March 13, 2008
By Maureen Ker
Katia Frishman tried for four years to get pregnant and finally underwent in vitro fertilization, only to miscarry after three weeks.
The 37-year-old Upper East Side woman and her husband didn’t give up, but decided to supplement their efforts with a method rarely mentioned in Western fertility clinics: Acupuncture.
Sticking needles into a woman to help her conceive may sound like quackery, but a recently published study backs what acupuncturists have long claimed: the ancient Chinese practice may help women undergoing in vitro fertilization become pregnant. The study, published in the British Medical Journal, found that acupuncture before and after embryo transfer increased the chances of pregnancy.
“The fertility drugs my doctor prescribed were really hard on my body,” said Frishman, vice president for IT technology procurement at a hedge fund. She decided to try acupuncture after researching the subject on the Internet. Five months later, she was pregnant. “I was really surprised when I got my blood test back,” she said.
Frishman’s dream came true on Feb. 20 when she gave birth to Maya Isabella, who weighed in at a healthy eight pounds, one ounce.
“My husband and I are just over the moon now,” said the overjoyed mom.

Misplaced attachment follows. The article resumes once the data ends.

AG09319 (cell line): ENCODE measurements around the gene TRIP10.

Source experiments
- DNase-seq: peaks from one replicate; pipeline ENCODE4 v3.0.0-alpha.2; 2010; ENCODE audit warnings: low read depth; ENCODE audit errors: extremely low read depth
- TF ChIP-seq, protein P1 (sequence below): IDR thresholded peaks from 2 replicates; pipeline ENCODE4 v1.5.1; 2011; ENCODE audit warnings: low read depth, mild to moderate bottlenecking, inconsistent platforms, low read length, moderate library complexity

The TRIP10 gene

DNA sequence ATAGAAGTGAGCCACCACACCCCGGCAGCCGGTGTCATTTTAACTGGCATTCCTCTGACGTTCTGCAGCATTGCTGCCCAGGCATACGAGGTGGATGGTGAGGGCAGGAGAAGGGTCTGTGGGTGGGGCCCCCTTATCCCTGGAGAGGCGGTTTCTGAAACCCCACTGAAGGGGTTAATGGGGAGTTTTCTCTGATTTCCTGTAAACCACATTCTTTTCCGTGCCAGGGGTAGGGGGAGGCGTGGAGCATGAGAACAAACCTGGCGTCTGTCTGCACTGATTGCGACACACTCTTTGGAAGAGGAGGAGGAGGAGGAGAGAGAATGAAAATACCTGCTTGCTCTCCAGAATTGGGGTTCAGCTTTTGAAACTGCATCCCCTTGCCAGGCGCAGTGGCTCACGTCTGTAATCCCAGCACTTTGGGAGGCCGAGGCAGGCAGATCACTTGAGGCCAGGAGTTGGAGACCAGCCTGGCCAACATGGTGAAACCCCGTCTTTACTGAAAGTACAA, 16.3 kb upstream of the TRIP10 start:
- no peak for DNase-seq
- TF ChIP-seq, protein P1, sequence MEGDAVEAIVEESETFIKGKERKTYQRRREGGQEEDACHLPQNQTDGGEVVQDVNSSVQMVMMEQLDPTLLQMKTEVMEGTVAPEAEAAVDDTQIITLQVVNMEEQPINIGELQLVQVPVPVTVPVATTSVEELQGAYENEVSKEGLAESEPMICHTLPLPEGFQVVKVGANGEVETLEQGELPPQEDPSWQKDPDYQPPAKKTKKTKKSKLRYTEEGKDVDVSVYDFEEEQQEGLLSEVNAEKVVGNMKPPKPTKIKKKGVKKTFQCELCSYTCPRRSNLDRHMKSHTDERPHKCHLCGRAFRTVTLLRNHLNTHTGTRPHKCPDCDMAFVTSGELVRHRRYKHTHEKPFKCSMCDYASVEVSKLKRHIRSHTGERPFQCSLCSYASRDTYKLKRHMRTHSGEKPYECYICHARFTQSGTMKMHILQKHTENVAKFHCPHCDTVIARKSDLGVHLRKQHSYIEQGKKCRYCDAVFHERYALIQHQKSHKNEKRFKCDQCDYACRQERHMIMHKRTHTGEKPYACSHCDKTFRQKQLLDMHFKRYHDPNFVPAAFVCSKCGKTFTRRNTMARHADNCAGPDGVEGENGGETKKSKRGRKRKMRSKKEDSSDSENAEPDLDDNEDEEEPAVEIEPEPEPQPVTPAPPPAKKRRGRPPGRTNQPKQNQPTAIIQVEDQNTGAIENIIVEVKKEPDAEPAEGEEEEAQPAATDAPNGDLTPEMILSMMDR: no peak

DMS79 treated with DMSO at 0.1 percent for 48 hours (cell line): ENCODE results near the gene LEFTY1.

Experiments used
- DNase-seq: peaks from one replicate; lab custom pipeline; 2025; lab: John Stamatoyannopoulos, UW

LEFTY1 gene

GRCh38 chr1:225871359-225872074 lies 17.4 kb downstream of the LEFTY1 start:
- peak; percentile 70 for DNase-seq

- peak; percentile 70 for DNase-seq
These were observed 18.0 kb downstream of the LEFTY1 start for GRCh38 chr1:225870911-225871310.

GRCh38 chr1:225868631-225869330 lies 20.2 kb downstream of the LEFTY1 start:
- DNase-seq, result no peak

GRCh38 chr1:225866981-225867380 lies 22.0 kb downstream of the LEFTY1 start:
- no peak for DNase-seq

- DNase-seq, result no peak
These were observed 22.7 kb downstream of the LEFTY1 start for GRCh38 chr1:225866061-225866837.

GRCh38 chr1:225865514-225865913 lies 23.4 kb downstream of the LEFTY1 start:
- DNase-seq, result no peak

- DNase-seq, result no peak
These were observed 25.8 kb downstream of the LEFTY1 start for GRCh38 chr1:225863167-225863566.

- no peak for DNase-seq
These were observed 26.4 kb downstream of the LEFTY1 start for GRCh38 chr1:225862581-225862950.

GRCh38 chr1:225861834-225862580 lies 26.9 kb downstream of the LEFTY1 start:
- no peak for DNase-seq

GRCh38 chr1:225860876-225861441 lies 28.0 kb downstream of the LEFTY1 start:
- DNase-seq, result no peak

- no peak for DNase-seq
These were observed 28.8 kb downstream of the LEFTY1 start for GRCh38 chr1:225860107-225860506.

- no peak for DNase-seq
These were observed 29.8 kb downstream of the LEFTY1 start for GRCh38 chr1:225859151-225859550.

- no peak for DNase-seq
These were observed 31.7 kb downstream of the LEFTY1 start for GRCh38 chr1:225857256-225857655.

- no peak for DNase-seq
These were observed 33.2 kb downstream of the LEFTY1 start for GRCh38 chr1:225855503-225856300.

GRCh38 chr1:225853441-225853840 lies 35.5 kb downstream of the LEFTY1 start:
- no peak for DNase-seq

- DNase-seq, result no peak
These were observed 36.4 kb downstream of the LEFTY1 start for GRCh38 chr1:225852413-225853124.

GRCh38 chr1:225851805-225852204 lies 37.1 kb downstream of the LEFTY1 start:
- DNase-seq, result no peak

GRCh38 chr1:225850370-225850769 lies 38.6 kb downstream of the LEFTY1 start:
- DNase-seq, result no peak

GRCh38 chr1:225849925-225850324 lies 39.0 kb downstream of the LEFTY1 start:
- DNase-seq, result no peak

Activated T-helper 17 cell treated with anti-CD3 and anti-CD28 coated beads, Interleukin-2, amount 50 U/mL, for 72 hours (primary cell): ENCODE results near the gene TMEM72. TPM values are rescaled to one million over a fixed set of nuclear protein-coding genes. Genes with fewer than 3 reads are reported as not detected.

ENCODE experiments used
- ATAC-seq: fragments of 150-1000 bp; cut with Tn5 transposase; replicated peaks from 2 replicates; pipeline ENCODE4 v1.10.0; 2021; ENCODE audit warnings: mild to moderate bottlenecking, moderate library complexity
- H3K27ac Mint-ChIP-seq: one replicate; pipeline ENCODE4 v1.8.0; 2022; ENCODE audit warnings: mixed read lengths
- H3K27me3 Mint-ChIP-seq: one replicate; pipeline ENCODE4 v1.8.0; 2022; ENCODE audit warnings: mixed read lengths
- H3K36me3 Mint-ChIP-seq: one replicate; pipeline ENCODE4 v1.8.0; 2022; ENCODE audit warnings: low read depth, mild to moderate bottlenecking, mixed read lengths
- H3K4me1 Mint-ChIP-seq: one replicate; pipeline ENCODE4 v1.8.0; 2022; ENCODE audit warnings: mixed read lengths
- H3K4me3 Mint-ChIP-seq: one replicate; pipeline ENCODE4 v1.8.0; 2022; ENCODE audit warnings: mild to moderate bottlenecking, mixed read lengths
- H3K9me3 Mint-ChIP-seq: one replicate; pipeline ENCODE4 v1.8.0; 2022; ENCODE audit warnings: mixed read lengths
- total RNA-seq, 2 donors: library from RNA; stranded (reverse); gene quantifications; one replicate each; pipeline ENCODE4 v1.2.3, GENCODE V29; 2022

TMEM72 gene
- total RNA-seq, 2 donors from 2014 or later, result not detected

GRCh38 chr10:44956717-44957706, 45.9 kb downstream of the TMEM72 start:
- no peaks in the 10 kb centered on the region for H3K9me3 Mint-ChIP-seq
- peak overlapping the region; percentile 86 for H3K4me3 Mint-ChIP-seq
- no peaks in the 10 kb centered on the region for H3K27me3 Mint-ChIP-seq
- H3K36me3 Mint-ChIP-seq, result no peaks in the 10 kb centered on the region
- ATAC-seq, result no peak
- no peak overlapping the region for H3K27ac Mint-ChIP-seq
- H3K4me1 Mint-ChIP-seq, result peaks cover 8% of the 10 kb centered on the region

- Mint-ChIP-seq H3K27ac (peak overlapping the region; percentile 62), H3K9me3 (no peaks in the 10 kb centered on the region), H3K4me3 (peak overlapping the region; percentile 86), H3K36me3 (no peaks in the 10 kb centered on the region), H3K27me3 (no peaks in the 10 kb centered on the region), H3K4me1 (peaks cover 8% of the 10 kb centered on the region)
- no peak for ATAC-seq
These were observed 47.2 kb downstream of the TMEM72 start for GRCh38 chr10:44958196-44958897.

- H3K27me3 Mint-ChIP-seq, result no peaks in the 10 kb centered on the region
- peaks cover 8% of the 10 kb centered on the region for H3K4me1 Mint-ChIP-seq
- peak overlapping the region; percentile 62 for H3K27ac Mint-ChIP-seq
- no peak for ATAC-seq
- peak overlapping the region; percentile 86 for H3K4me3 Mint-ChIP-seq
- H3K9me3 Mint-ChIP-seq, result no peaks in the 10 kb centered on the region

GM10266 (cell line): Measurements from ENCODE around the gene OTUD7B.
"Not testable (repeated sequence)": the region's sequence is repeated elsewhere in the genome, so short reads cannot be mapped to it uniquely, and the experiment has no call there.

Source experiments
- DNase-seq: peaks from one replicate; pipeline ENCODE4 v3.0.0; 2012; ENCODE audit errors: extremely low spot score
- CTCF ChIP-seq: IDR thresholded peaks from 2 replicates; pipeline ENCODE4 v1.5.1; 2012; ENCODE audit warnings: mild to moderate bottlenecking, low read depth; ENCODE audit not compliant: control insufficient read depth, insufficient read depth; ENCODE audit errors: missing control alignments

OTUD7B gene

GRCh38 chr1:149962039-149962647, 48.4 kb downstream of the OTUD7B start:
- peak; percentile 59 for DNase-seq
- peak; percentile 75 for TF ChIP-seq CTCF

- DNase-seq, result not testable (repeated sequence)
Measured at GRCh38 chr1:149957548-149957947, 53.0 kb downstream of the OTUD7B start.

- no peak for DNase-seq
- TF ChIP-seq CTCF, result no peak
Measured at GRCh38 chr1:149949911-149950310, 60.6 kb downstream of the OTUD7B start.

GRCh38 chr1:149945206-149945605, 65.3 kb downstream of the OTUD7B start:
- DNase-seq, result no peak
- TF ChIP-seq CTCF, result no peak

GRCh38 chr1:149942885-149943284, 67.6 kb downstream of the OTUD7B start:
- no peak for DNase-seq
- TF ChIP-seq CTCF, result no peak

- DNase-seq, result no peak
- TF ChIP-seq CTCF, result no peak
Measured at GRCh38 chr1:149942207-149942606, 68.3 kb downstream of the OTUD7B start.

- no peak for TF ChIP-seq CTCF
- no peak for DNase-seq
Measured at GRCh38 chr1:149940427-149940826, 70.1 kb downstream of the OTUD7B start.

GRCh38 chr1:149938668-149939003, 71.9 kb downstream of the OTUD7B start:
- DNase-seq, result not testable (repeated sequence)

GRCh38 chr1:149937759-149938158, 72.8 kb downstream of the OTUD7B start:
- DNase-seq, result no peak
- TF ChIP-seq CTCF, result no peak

Acupuncture is the practice of inserting fine sterile needles into specific parts of the body known as acupoints. According to Xiu Juan Yang, an E. 55th Street acupuncturist who specializes in treating infertility, the needles stimulate both blood flow and what Chinese medicine identifies as “Qi” a kind of life force flowing through the body.
“Acupuncture works because it increases blood flow to the uterus and ovaries,” she contends.
Because the needles are very fine and don’t pierce the flesh deeply, the treatment is painless. “I used to go in and take a nice nap for 45 minutes,” said Frishman. “It was very relaxing.”
The treatment usually spans about 45 minutes to an hour, and after an initial session priced at $110, patients pay between $50 to $100 per visit. Most patients undergo 15 to 20 sessions.
Laura H., a 44-year-old who works in law enforcement was “very skeptical” when she heard about using acupuncture to treat infertility. “I wouldn’t say I was desperate to have a baby but I was very close to it,” she said.
With the help of intrauterine insemination and regular acupuncture sessions, Laura is now into her second trimester of her pregnancy: “For me, I see a clear correlation between acupuncture and pregnancy,” she said.
Despite the recent study, carried out by researchers from the University of Maryland School of Medicine, Georgetown University School of Medicine and VU University in Amsterdam, Western medical research is divided on whether acupuncture can help treat infertility.
Dr. Zev Rosenwaks, director of The Center for Reproductive Medicine and Infertility at New York-Presbyterian Hospital/Weill Cornell Medical Center warns that it is too early to draw any conclusions. “I am not sure if this completely proves that acupuncture works,” he said.
Still, there’s no harm in trying, Rosenwaks added: “We have to keep an open mind.”